A while ago I blogged about the possibility of implementing DVB-S2/T2 on
an FPGA. Later bemoaning the fact it would need to be a high end (expensive)
FPGA. There is an alternative at a reasonable cost which could be used both for
encoding and decoding DATV and that is Nvidia's CUDA. I bought one of
their cards a while ago which had 192 CPU cores on it and since then the price
has dropped considerably. For the same money I can now get > 800 process cores.
An early version of my Linux DVB-T software did in fact use a graphics card
to do the encoding. It did not give any advantage over using the main CPU
but that was because I was moving data backwards and forwards between main
memory and the graphics card memory across a PCI bus.
When encoding DVB-S2/T2 virtually all the processing could be done on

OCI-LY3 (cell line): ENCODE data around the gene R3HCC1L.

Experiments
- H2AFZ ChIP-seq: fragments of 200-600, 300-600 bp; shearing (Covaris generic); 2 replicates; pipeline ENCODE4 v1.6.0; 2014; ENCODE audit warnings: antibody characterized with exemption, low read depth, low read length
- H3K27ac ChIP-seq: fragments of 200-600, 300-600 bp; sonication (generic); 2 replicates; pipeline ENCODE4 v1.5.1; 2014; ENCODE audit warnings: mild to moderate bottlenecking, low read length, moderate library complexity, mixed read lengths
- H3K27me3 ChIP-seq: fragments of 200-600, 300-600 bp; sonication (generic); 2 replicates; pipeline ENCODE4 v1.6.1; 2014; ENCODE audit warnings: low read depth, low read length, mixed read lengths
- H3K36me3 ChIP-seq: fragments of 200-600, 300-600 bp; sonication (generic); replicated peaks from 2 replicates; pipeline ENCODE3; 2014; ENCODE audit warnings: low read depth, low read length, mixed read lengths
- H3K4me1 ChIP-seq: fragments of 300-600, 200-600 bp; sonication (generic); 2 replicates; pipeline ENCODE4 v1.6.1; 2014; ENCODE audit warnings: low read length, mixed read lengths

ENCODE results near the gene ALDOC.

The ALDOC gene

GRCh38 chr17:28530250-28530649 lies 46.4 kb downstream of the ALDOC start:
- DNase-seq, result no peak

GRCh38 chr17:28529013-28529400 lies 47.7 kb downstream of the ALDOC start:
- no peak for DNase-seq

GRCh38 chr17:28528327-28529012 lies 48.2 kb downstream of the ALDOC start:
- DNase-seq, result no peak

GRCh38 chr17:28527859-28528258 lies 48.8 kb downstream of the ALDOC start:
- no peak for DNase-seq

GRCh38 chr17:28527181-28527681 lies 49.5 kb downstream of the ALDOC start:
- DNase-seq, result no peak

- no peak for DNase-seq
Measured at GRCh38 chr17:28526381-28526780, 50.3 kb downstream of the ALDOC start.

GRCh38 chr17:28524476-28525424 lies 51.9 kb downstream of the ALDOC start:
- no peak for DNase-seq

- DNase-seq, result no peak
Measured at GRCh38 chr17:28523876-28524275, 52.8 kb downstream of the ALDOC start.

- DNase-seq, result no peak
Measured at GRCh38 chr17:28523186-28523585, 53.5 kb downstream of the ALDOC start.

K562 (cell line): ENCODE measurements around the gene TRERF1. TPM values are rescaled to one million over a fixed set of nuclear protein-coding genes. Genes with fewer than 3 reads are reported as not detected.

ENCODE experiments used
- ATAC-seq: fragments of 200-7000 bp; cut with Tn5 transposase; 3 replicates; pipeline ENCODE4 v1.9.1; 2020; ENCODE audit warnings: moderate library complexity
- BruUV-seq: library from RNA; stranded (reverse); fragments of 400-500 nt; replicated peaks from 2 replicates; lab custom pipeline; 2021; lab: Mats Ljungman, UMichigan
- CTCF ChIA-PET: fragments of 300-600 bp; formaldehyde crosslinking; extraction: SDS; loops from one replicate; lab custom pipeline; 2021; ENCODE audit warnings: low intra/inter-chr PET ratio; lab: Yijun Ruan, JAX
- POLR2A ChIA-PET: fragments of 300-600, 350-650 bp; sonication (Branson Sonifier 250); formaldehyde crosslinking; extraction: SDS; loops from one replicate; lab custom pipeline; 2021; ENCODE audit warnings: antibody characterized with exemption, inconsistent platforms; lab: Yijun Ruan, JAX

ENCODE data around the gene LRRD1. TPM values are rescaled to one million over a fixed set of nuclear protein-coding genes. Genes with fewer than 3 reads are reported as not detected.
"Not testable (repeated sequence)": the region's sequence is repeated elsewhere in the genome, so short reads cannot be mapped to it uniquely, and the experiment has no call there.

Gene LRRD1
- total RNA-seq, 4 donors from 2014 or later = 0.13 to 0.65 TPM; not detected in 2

the graphics card. All that would be needed is to transfer the bitstream to the
card and read back the encoded I/Q samples. CUDA provides the IFFT needed
for DVB-T2 encoding and the Low Density Parity Check (LDPC) codes used in
S2/T2 are ideal for parallel processing.
The graphics card would also have enough power to do the receive in realtime.
This would make a wonderful way to experiment with future narrowband DATV
systems at a reasonable cost.
Using the Direct Show model it would seem possible to provide Direct Show
filters that could benefit from CUDA acceleration. So if someone had an
NVIDIA card they could use it otherwise they could simply use a non
accelerated (lower performance) filter that used the host CPU.
I know a lot of Amateurs think that all this software is not really Amateur Radio
but it is something that would appeal to a younger/different demographic and for
me would be intellectually challenging.
Please share your thought on where you would like this project to go.